Part 1 of the Mom and Dad Normal Bitcoin series
Abe Normal, the 26-year old son of George and Linda Normal, lives in their basement. He pays them rent for his quarters, a low rent, because he is paying off his student loans. Since Mom and Dad are co-signers on those loans, they want to help. Abe is not at all worried about inflation, because when you’re in debt, inflation is a good thing. It allows you to pay back your debt in inflated money. But the problem is, while inflation is impacting food, healthcare, gas, and every other thing the Normals buy, it is not impacting Abe’s wages at the BoxMart where he works. So Abe has decided to consider starting his own business. Of course, Abe has no money to start a business, so he is researching his options.
Today, Abe is examining the possibility of mining for Bitcoins.
Dad, always interested in his son’s activities, looks over Abe’s shoulder, as he makes his plans. “What’s this Bitcoin thing?” Dad asks.
“Bitcoin is a cryptocurrency, Dad,” Abe says. “You mine it, just like gold.”
Dad Normal, who has worked for the same company all his life, secretly envies his son’s freedom. After all, Abe goes to work every day at a menial job, where his mind is best kept empty at work. He comes home to a luxury basement apartment, where his mom still cooks his dinners and his bills fit his paycheck. Abe could quit his job and take a year backpacking in Europe. Then Dad would be left with the student loan he co-signed. Abe has nothing, so he has nothing to lose.
“I don’t understand,” said Dad.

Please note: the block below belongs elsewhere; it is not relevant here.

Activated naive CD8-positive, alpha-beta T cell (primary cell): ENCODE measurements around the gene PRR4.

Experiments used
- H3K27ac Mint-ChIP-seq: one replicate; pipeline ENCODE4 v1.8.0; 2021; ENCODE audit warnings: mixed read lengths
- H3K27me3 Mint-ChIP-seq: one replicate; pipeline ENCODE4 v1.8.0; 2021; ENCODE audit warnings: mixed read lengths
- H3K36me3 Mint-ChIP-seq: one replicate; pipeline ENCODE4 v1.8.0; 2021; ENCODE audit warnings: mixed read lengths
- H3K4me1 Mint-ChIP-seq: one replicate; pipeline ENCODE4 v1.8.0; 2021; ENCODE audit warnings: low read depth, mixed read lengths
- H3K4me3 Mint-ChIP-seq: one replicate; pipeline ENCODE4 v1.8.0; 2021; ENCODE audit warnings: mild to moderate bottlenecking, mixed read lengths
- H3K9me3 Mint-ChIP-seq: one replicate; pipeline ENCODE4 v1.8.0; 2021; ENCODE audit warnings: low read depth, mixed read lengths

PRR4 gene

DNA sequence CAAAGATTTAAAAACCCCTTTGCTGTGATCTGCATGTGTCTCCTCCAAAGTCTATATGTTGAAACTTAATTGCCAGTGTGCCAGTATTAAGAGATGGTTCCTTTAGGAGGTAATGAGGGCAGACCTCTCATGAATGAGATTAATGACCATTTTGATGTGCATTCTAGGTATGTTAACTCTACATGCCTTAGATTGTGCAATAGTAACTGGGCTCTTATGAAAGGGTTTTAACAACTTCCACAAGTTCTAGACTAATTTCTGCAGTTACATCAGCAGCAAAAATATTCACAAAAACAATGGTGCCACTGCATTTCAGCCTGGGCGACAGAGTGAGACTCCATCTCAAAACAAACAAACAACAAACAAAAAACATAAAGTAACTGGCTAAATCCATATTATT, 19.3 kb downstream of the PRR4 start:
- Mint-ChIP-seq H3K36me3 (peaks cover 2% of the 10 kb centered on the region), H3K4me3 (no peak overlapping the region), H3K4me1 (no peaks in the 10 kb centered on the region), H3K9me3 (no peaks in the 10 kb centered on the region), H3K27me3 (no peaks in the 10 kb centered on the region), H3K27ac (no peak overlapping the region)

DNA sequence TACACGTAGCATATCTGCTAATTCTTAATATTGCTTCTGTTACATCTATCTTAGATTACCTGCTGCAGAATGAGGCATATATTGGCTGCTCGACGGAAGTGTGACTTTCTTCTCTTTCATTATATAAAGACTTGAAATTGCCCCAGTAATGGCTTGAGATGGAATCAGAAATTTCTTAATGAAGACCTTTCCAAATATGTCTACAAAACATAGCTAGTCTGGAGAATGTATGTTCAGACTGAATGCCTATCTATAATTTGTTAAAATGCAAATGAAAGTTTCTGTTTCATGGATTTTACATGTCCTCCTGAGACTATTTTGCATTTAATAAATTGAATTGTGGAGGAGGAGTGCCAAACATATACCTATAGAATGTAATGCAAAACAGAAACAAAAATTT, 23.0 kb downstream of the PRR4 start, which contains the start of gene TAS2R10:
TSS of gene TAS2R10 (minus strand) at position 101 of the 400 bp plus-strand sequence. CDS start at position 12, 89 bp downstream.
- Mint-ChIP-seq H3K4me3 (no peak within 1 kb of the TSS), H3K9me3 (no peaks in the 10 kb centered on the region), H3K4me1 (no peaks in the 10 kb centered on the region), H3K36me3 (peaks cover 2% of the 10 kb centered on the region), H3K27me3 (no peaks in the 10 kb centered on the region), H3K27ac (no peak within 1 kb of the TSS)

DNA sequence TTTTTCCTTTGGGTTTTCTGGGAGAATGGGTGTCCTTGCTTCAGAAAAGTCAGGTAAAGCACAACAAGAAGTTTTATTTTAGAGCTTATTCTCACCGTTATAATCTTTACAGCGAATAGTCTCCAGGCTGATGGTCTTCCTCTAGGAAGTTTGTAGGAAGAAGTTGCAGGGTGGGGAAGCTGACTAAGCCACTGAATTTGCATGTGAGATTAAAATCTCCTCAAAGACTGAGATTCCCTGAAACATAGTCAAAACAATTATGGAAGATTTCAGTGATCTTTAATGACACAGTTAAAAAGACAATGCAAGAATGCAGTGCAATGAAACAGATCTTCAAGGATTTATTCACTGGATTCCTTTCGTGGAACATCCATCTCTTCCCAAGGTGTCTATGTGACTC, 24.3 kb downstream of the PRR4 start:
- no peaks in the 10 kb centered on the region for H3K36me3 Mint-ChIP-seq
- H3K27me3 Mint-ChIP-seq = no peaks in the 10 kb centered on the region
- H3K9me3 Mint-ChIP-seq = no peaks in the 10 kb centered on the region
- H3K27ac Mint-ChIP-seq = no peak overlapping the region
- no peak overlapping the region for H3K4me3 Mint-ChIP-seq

“Okay,” Abe said. “You know that money is imaginary, right? It’s a certificate on paper that says you are entitled to a certain measure of buying power. Governments issue money. But who says only governments can do it?”
Just then Abe’s schoolteacher sister, Sue B. Normal, arrived at Abe’s basement apartment with some groceries for Mom and Dad. “I believe,” Sue said, “that governments say only governments can issue money. It’s a law.” Sue nodded to Abe so he would help her carry the groceries upstairs to Mom’s kitchen.
When they got upstairs, Mom opened her wallet to pay Sue for the groceries. “My goodness, Sue. This same bag of groceries would have cost $5 a few years ago. Now groceries cost $25 a bag!”
“That’s inflation for ya,” said Dad. “Everything’s going up and up and up. Except my social security check. Can you believe the government says the cost of living is only up 1.5%?” Dad had lost interest in the bitcoin topic, so Abe left the three of them and went back to his computer in the basement.
He put a flashlight band around his head, and began to mine.
It was like a nerd gold rush. His adrenaline started running as he learned more and more about how to do it. “Well,” Abe muttered to himself, under his breath. “I may not get rich mining for bitcoin, but if I can just make enough money to pay for my Affordable Healthcare, it’s more than I can get working at BoxMart.”
Next: How Mining for Bitcoin Works for the New Generation
- In One Slide, Here’s Why Bitcoin Bulls Think It Could Go To $37,815 (businessinsider.com)
- Chip designers see dollar signs in Bitcoin miners (news.yahoo.com)
- If You Believe In Bitcoin, You Should Never Buy Anything In Bitcoin (embargozone.com)